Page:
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Hard–hitting is the word that springs immediately to mind when listening to trombonist Bill McFarland’s Chicago Horns. Although McFarland and his companions aren’t mired in a time warp, their highly rhythmic, no–nonsense approach often recalls the dynamic hard–bopping groups led by Art Blakey, Horace Silver and others during the swinging ’50s, ’60s and beyond. They are carrying on the tradition, and that is good. What the Horns don’t have — and this is not meant to disparage their competence — is the kind of legendary orators who developed their voices in those bands before establishing their Hall of Fame credentials. Dorham, Mobley, Fuller, Brown, Timmons, Byrd, Watkins, Morgan, McLean, Golson, Bryant, Griffin, Shorter, Walton, Hubbard, Jarrett, Marsalis, Hampton, Farmer — no need to list them all; I’m sure you get the idea. But if McFarland, Ford, Anderson and the others are a step removed from that august company, it’s only a short one, and their well–measured improvisations are consistently bright and engaging, as are the songs they’ve chosen to perform on Fire Horns.. That one was written by pianist Sam Soda, as was “Maho’s Dream,” two (nearly identical) versions of which are included. Anderson has a flair for crisp writing too, as he shows on “Hip Hop Swing” (better than its title), the soulful “Mood Swings” and jaunty “Peace Is the Key.” Webster Lewis penned “Mild Wind,” while “Harold the Great” and “Mar–Di Gras” are credited to “O. McFarland,” who one assumes must be related to the leader. Even though billed as the Horns, McFarland’s sextet would be far less productive were it not for the support of an assertive rhythm section, and Soda, Staron and Vitek are no shrinking violets, furnishing more than enough fuel to keep the engine humming on all cylinders. These aren’t the Messengers, but the message they deliver is no less persuasive in its own way. If you appreciate bop–based Jazz that really swings, check ’em out.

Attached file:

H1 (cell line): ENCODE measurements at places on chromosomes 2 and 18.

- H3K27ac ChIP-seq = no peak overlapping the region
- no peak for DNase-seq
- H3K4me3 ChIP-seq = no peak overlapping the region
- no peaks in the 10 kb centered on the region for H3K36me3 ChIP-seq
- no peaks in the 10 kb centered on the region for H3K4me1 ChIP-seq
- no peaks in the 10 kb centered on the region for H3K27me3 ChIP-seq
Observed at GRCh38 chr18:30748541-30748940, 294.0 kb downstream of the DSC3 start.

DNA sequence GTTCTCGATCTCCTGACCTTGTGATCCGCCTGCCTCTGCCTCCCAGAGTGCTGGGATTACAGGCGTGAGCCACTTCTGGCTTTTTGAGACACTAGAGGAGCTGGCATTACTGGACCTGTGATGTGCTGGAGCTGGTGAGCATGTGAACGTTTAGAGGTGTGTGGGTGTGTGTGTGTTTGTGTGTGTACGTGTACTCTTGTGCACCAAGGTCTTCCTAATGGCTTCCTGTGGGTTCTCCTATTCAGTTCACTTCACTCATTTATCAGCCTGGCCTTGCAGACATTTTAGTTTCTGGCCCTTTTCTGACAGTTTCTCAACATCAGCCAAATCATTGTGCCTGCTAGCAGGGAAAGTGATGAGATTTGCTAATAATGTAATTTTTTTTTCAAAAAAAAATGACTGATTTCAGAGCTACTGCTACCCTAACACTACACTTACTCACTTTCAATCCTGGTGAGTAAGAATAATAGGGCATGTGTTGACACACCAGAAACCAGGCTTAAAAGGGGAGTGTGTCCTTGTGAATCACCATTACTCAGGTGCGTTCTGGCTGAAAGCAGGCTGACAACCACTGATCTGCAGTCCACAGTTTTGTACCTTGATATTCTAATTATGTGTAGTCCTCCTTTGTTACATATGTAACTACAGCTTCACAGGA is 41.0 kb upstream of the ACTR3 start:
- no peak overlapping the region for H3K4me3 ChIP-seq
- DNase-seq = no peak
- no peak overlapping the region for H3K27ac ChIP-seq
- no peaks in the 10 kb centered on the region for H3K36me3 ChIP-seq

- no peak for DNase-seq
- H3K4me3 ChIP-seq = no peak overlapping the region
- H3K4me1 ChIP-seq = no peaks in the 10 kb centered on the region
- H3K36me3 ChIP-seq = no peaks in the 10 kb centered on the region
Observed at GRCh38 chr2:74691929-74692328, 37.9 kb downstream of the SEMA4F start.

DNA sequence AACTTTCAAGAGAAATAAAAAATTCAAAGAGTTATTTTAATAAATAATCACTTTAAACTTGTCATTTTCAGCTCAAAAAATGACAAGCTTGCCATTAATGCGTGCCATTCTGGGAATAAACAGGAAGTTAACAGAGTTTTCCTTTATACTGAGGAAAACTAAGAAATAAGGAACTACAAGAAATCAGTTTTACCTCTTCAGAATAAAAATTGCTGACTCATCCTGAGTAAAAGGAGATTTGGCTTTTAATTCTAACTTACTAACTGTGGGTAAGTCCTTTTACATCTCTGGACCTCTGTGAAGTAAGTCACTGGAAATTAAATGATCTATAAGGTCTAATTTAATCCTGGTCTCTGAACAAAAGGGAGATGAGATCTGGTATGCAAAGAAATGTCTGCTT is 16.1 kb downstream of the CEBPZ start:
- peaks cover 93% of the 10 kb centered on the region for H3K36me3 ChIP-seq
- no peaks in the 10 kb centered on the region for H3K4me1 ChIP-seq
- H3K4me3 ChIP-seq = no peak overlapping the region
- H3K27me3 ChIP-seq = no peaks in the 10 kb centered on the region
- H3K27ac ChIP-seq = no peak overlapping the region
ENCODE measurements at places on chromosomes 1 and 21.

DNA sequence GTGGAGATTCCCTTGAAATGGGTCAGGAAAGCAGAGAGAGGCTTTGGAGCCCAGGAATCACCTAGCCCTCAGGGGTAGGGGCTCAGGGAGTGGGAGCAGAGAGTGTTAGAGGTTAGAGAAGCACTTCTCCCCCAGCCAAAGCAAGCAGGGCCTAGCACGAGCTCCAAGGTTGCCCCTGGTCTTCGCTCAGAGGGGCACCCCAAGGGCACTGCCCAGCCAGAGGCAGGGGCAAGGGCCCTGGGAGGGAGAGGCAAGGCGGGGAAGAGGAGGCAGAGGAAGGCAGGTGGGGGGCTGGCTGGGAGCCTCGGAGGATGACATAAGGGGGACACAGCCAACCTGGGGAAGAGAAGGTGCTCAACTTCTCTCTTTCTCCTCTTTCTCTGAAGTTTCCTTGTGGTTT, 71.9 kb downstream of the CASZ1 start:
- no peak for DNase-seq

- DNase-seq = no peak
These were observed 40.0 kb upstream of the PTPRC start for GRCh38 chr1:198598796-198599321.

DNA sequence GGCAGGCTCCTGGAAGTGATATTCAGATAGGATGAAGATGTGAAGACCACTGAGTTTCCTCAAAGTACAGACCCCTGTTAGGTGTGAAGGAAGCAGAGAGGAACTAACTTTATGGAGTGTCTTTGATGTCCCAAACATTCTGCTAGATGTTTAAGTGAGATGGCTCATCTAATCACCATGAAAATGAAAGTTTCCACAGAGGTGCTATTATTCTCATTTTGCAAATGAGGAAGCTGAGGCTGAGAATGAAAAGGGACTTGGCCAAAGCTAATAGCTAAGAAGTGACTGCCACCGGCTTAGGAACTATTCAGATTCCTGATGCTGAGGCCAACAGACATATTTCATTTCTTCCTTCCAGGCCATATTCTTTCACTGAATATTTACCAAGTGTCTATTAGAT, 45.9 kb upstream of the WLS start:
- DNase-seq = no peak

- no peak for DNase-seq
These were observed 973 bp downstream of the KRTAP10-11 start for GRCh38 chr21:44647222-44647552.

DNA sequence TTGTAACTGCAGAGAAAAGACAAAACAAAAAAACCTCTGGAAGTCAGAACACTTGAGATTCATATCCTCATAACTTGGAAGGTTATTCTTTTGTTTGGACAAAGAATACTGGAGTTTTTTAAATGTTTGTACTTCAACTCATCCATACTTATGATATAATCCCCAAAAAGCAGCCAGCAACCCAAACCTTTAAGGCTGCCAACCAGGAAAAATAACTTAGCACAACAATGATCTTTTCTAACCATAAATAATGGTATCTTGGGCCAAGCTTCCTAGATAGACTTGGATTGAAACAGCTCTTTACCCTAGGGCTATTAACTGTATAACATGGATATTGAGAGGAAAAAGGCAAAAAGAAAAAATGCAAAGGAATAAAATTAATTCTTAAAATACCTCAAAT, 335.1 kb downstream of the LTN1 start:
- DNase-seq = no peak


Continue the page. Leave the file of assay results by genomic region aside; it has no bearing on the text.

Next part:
Track listing: Harold the Great; Hip Hop Swing; Maho’s Dream I; Mild Wind; Mood Swings; Peace Is the Key; Mar–Di Gras; Fire Horns; Maho’s Dream II (62:08).
Bill McFarland, trombone; Hank Ford, saxophone; Kenny Anderson, trumpet; Osamu Sam Soda, keyboards, programming; Mike Staron, bass; Rick Vitek, percussion.
I love jazz because it mixes intellect and emotion in a very spontaneous way.
I was first exposed to jazz by liberating a Coltrane and a Pharoah Sanders record from a friend in NYC and listening to them over and over until I got it.
My advice to new listeners is you have to take the time to listen to some jazz tunes a number of times until it starts to make sense.